Family of Norwich coronavirus victim welcome government pandemic response inquiry
PUBLISHED: 05:00 08 October 2020
A Norwich woman whose father died from coronavirus has welcomed MPs launching an inquiry to scrutinise the Government response to the pandemic.
The Health and Social Care Committee will jointly conduct evidence sessions with the Science and Technology Committee to examine the effectiveness of the action taken by the Government and the advice it has received from experts.
Both committees will also look at the effectiveness of testing and contact tracing as well as the Government’s communications and public health messaging.
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Jo Goodman, who lost her dad Stuart to the virus and who is co-founder of campaign group Covid-19 Bereaved Families for Justice, said: “It’s great that backbenchers from all the main parties are insisting on their right to scrutinise the Government.
“Families who lost their loved ones to the virus will be able to make their voices heard, and we’re looking forward to contributing.”
Stuart Goodman, 72, a former Fleet Street press photographer, died on April 2. He began suffering symptoms of the virus after being admitted to the Norwich and Norfolk University Hospital following a cancer diagnosis on March 18.
His daughter said: “The fact that MPs have had to begin their own investigation highlights how this Government has avoided scrutiny by refusing to launch its own judge-led public inquiry.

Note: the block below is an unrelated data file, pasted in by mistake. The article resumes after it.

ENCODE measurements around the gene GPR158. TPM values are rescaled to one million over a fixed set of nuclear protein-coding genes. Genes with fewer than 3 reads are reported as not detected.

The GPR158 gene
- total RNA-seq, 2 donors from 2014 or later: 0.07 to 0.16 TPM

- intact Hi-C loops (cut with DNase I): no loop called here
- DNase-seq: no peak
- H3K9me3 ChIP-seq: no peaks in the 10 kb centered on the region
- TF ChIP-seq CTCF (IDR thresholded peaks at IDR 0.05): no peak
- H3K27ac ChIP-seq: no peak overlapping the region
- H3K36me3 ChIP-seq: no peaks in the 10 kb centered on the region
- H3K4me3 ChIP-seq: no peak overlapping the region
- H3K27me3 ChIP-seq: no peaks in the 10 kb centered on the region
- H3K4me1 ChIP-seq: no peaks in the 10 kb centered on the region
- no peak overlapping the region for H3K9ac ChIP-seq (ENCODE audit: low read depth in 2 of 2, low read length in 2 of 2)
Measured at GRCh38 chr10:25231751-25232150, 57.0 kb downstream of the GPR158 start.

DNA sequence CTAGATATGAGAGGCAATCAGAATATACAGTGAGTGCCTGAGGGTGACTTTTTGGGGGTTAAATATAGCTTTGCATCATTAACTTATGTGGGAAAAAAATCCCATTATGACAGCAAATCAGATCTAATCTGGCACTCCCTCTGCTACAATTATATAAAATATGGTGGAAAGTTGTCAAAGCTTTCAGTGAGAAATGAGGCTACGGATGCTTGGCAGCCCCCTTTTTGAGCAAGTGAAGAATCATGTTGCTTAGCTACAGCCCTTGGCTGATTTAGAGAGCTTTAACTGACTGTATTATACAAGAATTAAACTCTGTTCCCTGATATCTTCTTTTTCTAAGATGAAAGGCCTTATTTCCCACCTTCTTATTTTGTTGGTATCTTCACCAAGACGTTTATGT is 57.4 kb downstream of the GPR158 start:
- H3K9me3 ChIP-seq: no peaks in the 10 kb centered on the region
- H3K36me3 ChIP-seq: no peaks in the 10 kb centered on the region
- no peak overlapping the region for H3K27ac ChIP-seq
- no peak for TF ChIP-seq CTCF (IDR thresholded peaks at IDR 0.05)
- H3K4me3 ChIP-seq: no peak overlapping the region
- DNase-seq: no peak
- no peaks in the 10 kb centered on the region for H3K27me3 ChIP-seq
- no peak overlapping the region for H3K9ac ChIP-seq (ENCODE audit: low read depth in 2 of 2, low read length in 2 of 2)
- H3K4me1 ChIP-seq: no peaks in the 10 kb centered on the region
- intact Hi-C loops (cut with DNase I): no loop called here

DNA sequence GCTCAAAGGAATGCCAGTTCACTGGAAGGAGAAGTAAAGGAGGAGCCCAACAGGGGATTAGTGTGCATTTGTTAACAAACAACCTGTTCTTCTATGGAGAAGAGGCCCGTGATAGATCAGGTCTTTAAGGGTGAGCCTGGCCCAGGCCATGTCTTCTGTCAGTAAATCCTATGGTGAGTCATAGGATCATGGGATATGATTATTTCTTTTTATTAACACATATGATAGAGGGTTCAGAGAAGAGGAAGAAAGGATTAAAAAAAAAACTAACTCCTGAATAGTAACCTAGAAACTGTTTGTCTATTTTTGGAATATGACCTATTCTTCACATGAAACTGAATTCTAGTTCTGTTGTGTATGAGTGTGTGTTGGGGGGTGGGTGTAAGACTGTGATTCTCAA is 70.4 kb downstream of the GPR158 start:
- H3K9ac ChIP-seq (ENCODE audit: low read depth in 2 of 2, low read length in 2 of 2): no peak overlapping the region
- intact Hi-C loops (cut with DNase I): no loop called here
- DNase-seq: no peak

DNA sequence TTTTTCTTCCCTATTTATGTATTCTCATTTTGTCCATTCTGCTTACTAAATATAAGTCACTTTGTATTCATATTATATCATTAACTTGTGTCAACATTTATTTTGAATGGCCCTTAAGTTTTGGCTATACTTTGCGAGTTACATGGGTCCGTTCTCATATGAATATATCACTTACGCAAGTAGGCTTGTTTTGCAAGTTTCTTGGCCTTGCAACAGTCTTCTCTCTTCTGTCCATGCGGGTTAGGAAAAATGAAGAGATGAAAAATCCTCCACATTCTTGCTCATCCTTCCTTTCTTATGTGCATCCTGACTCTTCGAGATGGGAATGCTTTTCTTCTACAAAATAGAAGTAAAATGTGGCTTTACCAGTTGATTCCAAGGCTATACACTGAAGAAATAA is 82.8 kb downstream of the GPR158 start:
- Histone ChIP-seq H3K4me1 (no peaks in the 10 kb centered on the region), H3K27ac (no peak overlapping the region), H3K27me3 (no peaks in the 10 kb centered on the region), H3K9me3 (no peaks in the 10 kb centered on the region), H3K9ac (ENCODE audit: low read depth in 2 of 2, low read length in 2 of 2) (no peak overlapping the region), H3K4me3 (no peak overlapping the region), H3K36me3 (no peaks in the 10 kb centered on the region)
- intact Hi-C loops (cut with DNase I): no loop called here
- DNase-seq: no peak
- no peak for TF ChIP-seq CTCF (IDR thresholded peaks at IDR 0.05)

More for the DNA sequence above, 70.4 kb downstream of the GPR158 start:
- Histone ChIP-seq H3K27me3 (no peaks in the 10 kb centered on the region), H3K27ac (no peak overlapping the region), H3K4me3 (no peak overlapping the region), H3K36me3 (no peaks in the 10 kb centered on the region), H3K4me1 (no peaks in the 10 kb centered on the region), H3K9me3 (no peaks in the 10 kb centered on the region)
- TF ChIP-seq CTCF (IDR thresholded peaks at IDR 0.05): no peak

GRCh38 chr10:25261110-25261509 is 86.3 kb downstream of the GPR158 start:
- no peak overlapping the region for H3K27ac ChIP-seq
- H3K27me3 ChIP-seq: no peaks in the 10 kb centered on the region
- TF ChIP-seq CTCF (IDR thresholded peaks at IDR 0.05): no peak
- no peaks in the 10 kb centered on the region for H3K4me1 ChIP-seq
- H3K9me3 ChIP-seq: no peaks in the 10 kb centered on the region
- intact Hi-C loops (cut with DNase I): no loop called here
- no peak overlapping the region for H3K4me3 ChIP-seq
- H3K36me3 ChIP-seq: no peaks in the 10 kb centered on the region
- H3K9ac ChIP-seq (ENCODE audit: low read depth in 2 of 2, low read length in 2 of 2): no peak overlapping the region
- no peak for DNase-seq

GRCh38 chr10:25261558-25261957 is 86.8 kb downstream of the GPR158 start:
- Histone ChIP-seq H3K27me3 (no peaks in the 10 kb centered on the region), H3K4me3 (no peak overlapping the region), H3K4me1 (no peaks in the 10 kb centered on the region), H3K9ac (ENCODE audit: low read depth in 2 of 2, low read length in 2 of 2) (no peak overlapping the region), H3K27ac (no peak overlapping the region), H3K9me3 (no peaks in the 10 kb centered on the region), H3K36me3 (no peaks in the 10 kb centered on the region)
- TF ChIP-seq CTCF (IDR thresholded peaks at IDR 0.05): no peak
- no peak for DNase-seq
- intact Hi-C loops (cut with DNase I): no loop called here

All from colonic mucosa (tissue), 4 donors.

“That inquiry would be able to compel witnesses to give evidence. And it could have a ‘rapid review’ first phase, as was held after the Hillsborough disaster.
“By blocking that, the Government is hindering the process of learning lessons from the pandemic.”
The weekly evidence session is set to begin on October 13, with recommendations expected to be published around springtime next year.
Jeremy Hunt, who is chairman of the Health and Social Care Committee, said: “We are going to start next week with a focus on the social care sector.
“That’s incredibly important because we know we had a number of issues in care homes last time round.”
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He added: “In most of our sessions, we will be talking to frontline workers and members of the public who have been directly affected by coronavirus in one way or another.”
Other key areas which will face scrutiny are the deployment of non-pharmaceutical interventions such as lockdown and social distancing rules to manage the pandemic, as well as the development of treatments and vaccines.
In addition, the committees will also look at modelling and the use of statistics, as well as the UK’s prior preparedness for a pandemic.
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